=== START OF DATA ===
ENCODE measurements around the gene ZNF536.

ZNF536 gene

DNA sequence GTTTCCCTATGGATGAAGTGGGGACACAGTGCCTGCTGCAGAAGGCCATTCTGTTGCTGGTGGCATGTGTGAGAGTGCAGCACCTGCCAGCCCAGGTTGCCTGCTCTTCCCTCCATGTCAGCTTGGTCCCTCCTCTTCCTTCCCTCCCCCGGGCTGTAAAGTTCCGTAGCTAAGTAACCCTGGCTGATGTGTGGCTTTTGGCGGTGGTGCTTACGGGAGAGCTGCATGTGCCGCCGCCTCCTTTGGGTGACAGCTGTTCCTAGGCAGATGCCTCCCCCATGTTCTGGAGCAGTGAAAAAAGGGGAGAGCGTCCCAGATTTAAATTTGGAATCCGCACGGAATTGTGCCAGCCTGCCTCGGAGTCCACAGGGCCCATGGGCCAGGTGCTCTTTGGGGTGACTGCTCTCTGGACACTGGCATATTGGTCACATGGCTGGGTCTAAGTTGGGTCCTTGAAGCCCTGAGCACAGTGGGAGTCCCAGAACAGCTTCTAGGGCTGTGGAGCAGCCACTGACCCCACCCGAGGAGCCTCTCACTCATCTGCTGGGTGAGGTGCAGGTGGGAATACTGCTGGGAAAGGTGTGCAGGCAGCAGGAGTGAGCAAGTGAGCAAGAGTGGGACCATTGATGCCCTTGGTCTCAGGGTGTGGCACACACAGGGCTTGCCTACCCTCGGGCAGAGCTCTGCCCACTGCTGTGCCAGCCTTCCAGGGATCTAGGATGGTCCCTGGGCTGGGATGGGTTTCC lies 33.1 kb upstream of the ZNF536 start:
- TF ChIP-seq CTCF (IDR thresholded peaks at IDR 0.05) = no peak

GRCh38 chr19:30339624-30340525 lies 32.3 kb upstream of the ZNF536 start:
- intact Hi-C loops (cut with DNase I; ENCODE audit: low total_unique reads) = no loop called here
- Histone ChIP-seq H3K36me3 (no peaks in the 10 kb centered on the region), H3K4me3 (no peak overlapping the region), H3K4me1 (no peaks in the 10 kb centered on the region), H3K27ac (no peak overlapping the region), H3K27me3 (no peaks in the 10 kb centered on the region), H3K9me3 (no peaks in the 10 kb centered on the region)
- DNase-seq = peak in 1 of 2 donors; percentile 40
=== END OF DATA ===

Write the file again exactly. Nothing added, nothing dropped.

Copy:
ENCODE measurements around the gene ZNF536.

ZNF536 gene

DNA sequence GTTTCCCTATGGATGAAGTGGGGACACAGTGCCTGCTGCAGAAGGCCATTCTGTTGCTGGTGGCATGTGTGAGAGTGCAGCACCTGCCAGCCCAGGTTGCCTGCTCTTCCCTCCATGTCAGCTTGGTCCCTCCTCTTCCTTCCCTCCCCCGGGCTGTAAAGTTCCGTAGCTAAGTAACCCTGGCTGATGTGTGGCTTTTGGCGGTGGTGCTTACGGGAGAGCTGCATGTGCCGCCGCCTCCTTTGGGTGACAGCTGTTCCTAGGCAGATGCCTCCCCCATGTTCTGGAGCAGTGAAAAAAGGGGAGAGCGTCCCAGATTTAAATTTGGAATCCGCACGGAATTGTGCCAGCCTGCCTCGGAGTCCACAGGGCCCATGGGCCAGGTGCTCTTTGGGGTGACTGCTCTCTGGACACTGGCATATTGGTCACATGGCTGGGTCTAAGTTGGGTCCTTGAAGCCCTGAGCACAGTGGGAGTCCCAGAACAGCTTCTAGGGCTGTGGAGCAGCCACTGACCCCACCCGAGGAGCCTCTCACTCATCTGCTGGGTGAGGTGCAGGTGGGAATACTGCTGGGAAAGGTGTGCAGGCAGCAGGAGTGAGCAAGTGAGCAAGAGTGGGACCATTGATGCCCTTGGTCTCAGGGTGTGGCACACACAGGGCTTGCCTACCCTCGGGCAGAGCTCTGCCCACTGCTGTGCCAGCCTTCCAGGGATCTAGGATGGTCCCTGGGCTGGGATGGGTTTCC lies 33.1 kb upstream of the ZNF536 start:
- TF ChIP-seq CTCF (IDR thresholded peaks at IDR 0.05) = no peak

GRCh38 chr19:30339624-30340525 lies 32.3 kb upstream of the ZNF536 start:
- intact Hi-C loops (cut with DNase I; ENCODE audit: low total_unique reads) = no loop called here
- Histone ChIP-seq H3K36me3 (no peaks in the 10 kb centered on the region), H3K4me3 (no peak overlapping the region), H3K4me1 (no peaks in the 10 kb centered on the region), H3K27ac (no peak overlapping the region), H3K27me3 (no peaks in the 10 kb centered on the region), H3K9me3 (no peaks in the 10 kb centered on the region)
- DNase-seq = peak in 1 of 2 donors; percentile 40